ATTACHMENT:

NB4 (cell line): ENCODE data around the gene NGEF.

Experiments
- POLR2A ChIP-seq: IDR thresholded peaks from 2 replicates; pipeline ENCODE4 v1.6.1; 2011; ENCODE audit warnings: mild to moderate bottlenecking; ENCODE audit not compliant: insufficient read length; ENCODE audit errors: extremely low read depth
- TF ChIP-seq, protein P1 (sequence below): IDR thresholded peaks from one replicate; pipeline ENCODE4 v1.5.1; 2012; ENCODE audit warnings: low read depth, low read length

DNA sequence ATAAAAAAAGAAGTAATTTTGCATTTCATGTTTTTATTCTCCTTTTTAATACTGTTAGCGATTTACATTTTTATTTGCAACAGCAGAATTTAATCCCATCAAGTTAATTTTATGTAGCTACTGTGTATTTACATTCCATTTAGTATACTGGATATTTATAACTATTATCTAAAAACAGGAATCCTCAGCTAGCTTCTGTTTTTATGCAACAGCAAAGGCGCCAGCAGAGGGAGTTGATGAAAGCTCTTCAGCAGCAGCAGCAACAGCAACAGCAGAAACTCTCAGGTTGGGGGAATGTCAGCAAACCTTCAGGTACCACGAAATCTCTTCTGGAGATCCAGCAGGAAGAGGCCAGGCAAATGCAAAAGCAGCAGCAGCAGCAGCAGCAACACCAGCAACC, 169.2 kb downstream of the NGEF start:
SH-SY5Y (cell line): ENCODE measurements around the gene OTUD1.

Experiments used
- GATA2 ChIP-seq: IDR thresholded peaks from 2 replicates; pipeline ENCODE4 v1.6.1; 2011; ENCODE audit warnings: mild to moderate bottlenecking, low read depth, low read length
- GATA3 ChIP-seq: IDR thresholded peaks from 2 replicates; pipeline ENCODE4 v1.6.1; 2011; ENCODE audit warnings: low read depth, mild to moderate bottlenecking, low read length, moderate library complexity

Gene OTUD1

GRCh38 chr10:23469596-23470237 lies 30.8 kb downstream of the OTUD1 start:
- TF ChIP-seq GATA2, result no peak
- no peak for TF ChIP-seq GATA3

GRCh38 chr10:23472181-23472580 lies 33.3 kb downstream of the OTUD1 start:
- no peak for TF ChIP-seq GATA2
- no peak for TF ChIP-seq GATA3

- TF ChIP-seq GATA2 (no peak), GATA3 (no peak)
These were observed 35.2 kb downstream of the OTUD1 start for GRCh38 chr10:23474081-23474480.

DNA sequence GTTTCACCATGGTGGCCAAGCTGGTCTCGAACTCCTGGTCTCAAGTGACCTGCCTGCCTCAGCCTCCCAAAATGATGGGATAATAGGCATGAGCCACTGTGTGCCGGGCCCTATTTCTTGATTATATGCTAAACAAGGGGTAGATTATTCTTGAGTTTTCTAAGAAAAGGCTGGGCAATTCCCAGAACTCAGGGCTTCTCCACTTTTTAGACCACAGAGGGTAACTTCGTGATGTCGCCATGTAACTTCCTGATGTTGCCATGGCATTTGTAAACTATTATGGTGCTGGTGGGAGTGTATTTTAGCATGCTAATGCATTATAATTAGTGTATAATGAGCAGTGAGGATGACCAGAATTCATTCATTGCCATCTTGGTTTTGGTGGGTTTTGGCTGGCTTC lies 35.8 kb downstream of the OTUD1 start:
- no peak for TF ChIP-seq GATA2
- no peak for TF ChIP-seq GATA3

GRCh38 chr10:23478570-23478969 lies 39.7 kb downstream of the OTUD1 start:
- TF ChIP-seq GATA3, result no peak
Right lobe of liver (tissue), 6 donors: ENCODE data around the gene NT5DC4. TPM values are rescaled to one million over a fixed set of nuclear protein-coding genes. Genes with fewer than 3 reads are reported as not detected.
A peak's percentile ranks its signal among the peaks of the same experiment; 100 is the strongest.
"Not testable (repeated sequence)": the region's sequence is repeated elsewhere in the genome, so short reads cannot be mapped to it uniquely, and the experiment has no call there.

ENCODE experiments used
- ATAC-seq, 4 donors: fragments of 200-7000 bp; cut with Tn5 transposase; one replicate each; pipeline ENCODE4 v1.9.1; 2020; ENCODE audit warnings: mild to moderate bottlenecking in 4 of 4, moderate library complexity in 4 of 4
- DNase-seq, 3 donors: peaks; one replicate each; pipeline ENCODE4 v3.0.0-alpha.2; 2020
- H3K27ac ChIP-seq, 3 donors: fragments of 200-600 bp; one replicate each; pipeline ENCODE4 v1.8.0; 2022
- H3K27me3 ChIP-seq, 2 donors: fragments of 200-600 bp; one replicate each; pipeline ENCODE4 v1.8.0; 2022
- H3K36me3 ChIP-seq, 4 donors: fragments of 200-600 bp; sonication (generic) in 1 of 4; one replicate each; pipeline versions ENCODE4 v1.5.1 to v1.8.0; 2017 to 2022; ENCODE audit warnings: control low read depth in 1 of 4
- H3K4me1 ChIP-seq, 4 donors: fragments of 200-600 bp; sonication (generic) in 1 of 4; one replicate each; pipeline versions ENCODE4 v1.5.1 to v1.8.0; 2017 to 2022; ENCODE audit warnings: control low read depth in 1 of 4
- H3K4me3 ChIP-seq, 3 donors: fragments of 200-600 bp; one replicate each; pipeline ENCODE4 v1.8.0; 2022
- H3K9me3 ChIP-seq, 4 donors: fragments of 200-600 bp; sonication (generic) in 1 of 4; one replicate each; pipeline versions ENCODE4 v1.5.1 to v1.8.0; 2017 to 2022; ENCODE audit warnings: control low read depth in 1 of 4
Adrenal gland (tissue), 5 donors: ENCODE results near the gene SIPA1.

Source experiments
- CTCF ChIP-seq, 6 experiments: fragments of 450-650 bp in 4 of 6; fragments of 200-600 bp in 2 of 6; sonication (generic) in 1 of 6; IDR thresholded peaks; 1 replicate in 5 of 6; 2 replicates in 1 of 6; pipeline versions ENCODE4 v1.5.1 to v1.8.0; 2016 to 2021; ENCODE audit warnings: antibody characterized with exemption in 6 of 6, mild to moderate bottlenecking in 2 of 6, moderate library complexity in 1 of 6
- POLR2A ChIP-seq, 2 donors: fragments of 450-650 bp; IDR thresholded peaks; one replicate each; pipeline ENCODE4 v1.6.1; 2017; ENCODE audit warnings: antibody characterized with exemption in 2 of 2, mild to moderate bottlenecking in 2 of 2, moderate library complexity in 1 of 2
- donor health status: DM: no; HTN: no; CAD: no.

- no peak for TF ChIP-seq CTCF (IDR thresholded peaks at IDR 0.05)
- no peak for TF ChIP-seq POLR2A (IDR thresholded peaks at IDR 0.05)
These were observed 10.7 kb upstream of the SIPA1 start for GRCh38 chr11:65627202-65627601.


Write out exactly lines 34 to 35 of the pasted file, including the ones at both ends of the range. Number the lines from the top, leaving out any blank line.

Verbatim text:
- H3K4me3 ChIP-seq, 3 donors: fragments of 200-600 bp; one replicate each; pipeline ENCODE4 v1.8.0; 2022
- H3K9me3 ChIP-seq, 4 donors: fragments of 200-600 bp; sonication (generic) in 1 of 4; one replicate each; pipeline versions ENCODE4 v1.5.1 to v1.8.0; 2017 to 2022; ENCODE audit warnings: control low read depth in 1 of 4